Freshman Focused on Saturday

The question was an obvious one, and the young pitcher didn't wait for it to be completed before answering. "Are you excited about Sat…?" Those four complete words and a fragment of another came out before the freshman responded smiling and nodding. "Oh, yeah."

Michael Park has been on his own schedule since enrolling at Ole Miss. Or in actuality, his own schedule since last spring. Injury can cause such a situation, and the right-hander has hungrily awaited his chance to take the field again. After more than ten months on the shelf, Park's lengthy delay ends Saturday.

The product from Memphis University School is scheduled to pitch two innings during Ole Miss' first spring intrasquad Saturday at 1 p.m. It will be somewhat of an emotional experience for Park, who has struggled through a stress fracture in his back and five doctors attempting to diagnose it over the course of the past year.

"It will be fun and interesting," said Park, who was a 18-2 during his high school career. "It is my first time against live batters, but it will work out. Being a freshman is tough anyway, and then not having a fall to prepare. I sat behind the plate and watched the hitters, but I have no expectations. We hit 60-something home runs in the fall, and I could just say ‘wow.'"

Park feels good about his progress and classifies his health at basically 100 percent. He completed his third bullpen session since returning and thinks his stamina and velocity are where they need to be. The offspeed pitches and Park's ability to locate are "getting better everyday."

Due to the long layoff, Park is mostly excited about the chance to test himself and get back out there. He planned to work through the pain and finish his high school career, but instead the decision to let the stress fracture heal came early in 2007.

"I pitched one game my senior year, the very first game of the season," Park said. "I was going to try to pitch through it, and they said it wasn't worth it. That I was just going to hurt it worse."

Most injured athletes can channel their restrained energy into rehabilitation and therapy, but Park's ailment didn't work like that. Finding the appropriate course of action was an adventure in itself, and once decided on, all the pitcher could do was hurry up and wait.

Park and his family visited multiple doctors in Memphis and one in St. Louis before traveling to California for an appointment with Dr. Robert Watkins, an orthopedic specialist that has experience working with baseball players.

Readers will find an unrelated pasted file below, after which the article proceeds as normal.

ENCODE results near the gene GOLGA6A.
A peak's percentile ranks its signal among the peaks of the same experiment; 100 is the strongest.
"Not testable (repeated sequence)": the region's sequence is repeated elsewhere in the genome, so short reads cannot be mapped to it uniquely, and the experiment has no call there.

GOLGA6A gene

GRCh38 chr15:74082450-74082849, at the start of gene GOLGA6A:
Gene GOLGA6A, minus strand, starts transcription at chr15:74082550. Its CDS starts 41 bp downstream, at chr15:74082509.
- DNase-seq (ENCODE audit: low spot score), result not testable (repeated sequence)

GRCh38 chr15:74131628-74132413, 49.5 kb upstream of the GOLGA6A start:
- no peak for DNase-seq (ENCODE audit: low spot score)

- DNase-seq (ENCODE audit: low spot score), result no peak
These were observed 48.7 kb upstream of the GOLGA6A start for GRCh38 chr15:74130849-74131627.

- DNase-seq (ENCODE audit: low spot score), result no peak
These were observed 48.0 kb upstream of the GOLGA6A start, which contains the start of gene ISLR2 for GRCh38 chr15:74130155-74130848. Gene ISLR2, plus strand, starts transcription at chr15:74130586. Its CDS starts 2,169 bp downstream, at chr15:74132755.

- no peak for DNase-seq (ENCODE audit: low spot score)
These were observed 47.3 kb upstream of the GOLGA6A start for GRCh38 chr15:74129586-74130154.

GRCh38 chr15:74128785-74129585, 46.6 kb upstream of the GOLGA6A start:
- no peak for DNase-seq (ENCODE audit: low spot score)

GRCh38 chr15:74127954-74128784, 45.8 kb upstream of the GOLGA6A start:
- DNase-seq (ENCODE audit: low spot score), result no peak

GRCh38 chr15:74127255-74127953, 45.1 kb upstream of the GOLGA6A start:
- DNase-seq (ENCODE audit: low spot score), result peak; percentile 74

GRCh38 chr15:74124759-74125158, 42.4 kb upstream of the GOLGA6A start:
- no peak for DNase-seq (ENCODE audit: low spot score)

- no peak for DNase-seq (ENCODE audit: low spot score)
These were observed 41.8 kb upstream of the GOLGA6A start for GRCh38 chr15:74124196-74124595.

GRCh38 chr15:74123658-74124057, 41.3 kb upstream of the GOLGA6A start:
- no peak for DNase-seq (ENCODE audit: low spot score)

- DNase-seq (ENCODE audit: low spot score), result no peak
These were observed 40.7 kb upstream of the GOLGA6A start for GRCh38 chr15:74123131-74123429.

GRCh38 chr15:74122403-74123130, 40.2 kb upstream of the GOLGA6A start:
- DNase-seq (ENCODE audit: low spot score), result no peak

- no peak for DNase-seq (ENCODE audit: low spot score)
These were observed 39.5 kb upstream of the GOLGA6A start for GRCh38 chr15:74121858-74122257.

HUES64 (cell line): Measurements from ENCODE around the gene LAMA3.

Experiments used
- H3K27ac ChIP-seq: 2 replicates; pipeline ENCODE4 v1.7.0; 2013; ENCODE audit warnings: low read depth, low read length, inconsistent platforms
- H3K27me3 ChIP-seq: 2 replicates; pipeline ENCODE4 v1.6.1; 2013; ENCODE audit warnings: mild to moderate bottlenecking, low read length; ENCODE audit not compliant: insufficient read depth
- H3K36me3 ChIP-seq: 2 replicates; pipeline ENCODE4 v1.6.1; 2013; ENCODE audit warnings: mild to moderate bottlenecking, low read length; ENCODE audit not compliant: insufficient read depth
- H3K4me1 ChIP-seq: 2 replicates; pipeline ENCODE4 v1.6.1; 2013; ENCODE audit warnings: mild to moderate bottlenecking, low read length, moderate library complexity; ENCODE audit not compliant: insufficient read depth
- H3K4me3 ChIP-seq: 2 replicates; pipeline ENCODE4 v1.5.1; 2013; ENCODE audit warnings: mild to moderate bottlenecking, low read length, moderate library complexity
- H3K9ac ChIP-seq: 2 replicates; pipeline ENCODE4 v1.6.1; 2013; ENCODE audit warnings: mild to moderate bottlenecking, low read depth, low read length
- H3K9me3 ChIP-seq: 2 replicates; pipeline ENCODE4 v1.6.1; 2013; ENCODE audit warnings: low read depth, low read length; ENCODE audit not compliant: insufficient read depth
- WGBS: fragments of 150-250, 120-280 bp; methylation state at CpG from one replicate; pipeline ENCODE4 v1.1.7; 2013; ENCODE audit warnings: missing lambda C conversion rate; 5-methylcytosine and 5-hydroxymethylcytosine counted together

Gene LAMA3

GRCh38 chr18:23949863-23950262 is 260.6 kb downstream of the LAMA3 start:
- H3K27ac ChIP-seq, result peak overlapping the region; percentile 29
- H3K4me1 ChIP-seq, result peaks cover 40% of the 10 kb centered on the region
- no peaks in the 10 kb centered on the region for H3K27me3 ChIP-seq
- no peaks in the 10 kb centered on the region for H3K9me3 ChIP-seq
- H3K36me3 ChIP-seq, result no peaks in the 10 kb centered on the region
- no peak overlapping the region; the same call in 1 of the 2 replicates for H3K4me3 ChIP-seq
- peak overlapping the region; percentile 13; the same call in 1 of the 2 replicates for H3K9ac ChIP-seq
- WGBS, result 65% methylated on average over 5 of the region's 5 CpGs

"I wanted to see him because he knows about pitchers," Park said. "He has worked with Randy Johnson and others. It is a pretty common injury in the pros."

Dr. Watkins ordered Park to rest the back for a considerable amount of time and then follow a rehab plan to get back to playing shape and on the mound.

"The summer was tough also because I was really looking forward to that," Park noted. "It was when my friends from different schools would all play together. Sitting at home doing nothing was miserable. I couldn't do anything. It sounds good, but it was no fun at all."

Rehab finally began two weeks before the fall semester and was a welcomed occasion. Park spent the weekdays prior to school starting in Oxford working with baseball trainer Tony Barnett and would drive back to Memphis on the weekends. The program with Barnett continued all during fall practice, and then Park was finally able to begin throwing during winter break.

"I am pretty much full speed because of the work," Park said. "I did a lot more in the winter than anyone else because I didn't do anything in the fall and didn't need a break.

"The entire thing has been a learning experience. I knew it would be tough, but sitting and watching exactly how good our hitters are, it is eye-opening to see what you are up against. It is a challenge. That is why I came here."

He also came here because of the ties. Park's family has history in Oxford, as his brother, Rob, is a punter on the Rebel football team, and his uncle, Mike, pitched on Ole Miss' last team to make it to the College World Series in 1972.

"There have been tough times, but I love it here," Park said. "My uncle has been very important to me and having my brother here has been nice. Now, I am just ready to go."

Saturday starts an important first few weeks for Park and other freshmen who are hoping to standout and avoid a redshirt season. With the injury in his recent past, Park acknowledges the possibility but doesn't want to let the thought stay in his mind.

"I don't want to consider redshirting, but you never know," Park said. "I have missed a lot already, so you don't want to think about that. Hopefully I will pitch well the next couple weekends."

Either way, the opportunity is back in Park's control. The long road back has ended, and he is days away from touching the mound again.

Is he excited?

Oh yeah, he definitely is.

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